Editorial: Putting the present into perspective

It was just another day at a mall in Seoul, South Korea, for one shopper until he was met with complete shock. An elderly woman collapsed in front of him and first responders wearing hazmat suits soon arrived at the scene. This situation occurred shortly before the number of COVID-19 cases exploded across South Korea, one of the first countries to encounter the wrath of the disease. According to the World Health Organization, also known as WHO, South Korea had the second most reported cases in the world at that time, following China. As of May 25, South Korea has the 46th most reported cases in the world.

“When I saw that, I never went [to the mall] again,” said Brian Bok, a student in Seoul, in a video conference. “It was so scary.”

Back in Northbrook, many of us are worried about how we cannot see our friends, how our hair has grown out of control and how we are running out of Netflix shows to watch.

We are losing sight of the bigger picture.

Many of us are caught up in the lack of normalcy and the sudden inability to practice our traditions and daily routines. And while it is completely acceptable to grieve the loss of this normalcy, some of us are overlooking the life-or-death situation more people are met with every day. According to WHO, the United States has the most reported cases and deaths of COVID-19 in the world as of May 25.

Everyone seems to be losing something at this time. For instance, Bok said he has been working for almost three years to be recruited to play soccer in college.

“All of that might just disappear,” said Bok. “But I really can’t complain about it at this point because I know there are other people who’ve been affected by the coronavirus worse than me, like, way worse than me.”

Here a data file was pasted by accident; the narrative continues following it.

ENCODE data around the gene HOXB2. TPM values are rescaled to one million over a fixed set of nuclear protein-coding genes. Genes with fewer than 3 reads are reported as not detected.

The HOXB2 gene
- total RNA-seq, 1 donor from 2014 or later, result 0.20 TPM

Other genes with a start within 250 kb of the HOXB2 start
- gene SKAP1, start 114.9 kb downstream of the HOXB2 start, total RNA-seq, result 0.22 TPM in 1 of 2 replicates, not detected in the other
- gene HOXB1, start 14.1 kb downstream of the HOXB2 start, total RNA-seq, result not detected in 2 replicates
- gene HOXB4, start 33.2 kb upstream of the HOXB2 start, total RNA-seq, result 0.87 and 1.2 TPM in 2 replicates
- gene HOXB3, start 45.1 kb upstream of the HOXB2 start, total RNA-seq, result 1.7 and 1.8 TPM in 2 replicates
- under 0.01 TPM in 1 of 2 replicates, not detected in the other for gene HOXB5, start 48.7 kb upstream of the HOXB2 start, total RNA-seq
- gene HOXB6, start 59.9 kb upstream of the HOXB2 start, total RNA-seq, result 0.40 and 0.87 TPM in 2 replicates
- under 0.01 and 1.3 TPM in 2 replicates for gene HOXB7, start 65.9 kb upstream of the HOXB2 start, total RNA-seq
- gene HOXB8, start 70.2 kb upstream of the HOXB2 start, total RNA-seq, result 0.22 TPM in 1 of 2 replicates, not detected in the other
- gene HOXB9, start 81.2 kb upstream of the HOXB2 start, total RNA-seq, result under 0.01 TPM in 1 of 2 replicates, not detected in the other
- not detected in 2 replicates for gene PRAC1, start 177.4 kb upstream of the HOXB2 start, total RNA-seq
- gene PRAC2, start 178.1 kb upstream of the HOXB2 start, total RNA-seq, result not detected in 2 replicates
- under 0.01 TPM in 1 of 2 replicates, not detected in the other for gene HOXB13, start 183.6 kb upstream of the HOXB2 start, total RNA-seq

We are not asking you to stop grieving or ignore all of the canceled events, games, assemblies and concerts. It is OK to be upset about missing out on your first Springfest as a freshman. It is OK to be upset about not attending traditional Prom or Graduation as a senior. Or, like Bok, it is OK to be upset over losing an entire season of your treasured sport. To be upset like this is to be human.

But, where did our priorities go? It is time to put this situation into perspective.

Use the grief as motivation to spread appreciation for essential workers on social media. When it is safe to do so, tie a blue bow to your mailbox to show support for first responders and frontline workers. It can even be something as simple as taking a moment to consider all of those who have lost their lives, as well as those fighting to stay alive.

Once we get through this pandemic, it is also important to continue to keep this mindset going forward. We cannot forget about those who suffer in a given situation more than ourselves. 

“It’s OK [to be] upset about coronavirus,” said Bok. “But look at the bigger picture.”